Filing Petitions in the United States - If the U.S. citizen spouse resides in the U.S., s/he should file with the USCIS office having jurisdiction over his/her place of residence in the United States. The processing can take several months. Once approved, the USCIS will send the approved petition to the National Visa Center (NVC) for further processing.
NVC plays a pivotal role in the U.S. immigration process. NVC provides instructions to petitioners and sponsors and receives from sponsors, the required Affidavit of Support forms, fees, other required documents, and much more.
The NVC will send the petitioner a package with forms to prepare and a list of documents required. This package contains all the vital information needed to approve the Permanent Visa (Green Card). The completed package is mailed to the U.S. consulate where the spouse resides.
It is the U.S. Consulate will notify the applicants of the interview date and the address for the medical exam and fingerprints.
If the child of the spouse of the United States citizen has a child and if their marriage occurred prior to the child’s 18th birthday, the U.S. citizen can file a separate petition as a stepfather or mother of the beneficiary's child. The child will also be granted a "Green Card." The child’s case will be processed similarly to the mother.
You are a:
Your spouse is:
How to Apply
Inside the United States (through a lawful admission or parole)
File Form I-130, Petition for Alien Relative, and Form I-485, Application to Register Permanent Residence or to Adjust Status, at the same time. See form instructions for more information.
Outside the United States
File Form I-130. If you are a U.S. citizen residing in Canada, you may file the petition at the nearest U.S. Embassy or consulate, except for those in Quebec City. If you reside elsewhere outside the United States, file your relative petition at the USCIS office overseas or the U.S. Embassy or consulate having jurisdiction over the area where you live. For further information, contact the nearest U.S. Embassy or consulate.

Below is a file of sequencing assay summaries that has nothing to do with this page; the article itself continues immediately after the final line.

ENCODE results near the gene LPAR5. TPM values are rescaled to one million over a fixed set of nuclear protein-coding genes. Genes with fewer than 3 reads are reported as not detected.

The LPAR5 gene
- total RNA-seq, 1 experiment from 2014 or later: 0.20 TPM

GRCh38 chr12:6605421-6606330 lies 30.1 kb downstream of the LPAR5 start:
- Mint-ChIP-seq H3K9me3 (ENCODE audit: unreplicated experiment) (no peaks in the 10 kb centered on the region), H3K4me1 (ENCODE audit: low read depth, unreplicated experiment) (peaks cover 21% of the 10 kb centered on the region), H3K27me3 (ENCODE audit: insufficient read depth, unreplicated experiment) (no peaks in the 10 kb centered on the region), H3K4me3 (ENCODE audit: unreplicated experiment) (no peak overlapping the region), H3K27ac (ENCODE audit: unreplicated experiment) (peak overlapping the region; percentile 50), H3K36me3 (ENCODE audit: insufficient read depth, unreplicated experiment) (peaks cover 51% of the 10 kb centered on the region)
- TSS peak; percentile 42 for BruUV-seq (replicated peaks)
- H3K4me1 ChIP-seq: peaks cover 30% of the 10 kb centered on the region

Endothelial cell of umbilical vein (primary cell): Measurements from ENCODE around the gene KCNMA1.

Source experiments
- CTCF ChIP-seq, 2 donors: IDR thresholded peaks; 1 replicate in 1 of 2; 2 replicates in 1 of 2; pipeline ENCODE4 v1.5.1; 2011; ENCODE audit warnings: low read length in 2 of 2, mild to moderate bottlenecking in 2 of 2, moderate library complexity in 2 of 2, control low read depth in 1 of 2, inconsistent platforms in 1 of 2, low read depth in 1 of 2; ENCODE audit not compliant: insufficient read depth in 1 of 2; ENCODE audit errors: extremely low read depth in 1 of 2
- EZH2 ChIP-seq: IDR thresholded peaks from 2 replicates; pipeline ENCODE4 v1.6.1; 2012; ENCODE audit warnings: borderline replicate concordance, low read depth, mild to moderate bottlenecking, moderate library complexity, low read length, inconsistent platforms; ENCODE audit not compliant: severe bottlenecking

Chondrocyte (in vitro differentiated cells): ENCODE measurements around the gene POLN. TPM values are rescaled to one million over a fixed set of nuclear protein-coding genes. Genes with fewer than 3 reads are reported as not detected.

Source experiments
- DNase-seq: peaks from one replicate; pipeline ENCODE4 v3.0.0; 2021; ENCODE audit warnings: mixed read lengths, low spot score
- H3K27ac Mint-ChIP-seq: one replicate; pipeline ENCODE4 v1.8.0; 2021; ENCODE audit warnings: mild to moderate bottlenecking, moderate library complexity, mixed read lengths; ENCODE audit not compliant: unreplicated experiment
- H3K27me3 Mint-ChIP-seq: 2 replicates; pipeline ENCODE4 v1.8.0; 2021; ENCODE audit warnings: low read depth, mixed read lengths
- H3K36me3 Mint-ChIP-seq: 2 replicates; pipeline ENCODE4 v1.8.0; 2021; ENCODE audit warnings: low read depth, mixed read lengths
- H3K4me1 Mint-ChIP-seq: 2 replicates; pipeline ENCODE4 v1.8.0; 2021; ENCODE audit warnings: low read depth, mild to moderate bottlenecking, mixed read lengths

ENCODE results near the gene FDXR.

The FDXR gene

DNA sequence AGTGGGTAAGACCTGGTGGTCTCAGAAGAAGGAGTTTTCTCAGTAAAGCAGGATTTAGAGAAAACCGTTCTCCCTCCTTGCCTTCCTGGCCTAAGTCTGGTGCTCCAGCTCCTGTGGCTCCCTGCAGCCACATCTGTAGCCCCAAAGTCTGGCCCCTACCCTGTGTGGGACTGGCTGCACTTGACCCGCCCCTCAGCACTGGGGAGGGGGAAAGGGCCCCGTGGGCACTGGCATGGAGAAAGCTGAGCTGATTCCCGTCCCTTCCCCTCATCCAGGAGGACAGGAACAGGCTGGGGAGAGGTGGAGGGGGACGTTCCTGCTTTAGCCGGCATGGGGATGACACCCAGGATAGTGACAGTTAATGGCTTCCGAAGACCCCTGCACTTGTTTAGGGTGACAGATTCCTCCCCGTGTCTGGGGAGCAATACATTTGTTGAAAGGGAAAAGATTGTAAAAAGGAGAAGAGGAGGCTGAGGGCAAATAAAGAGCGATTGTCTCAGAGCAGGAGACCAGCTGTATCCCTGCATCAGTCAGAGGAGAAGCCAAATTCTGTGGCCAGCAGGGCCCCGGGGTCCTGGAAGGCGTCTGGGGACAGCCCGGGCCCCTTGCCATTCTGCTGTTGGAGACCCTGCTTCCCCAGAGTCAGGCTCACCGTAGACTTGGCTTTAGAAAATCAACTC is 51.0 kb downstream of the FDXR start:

When the Form I-130 is approved, it will be sent for consular processing and the consulate or embassy will provide notification and processing information. See form instructions for more information.
Conditional Residence and Removing Conditions in order to get a permanent Green card
If you have been married less than 2 years when your spouse is granted permanent resident status, your spouse will receive permanent resident status on a conditional basis. To remove the conditions on residence, you and your spouse must apply together using Form I-751, Petition to Remove the Conditions of Residence. (Note that Form I-90, Application to Replace Permanent Resident Card, is not used for this purpose.)
You must apply to remove conditional status within the 90-day period before the expiration date on the conditional resident card. If you fail to file during this time, your spouse’s resident status will be terminated and he or she may be subject to removal from the United States.
Can My Spouse Come to the United States to Live While the Visa Petition Is Pending?
If you are a U.S. citizen, once you file Form I-130, your spouse is eligible to apply for a nonimmigrant K-3 visa. This will entitle him or her to come to the United States to live and work while the visa petition is pending. otherwise, the spouse may wait abroad for immigrant visa processing.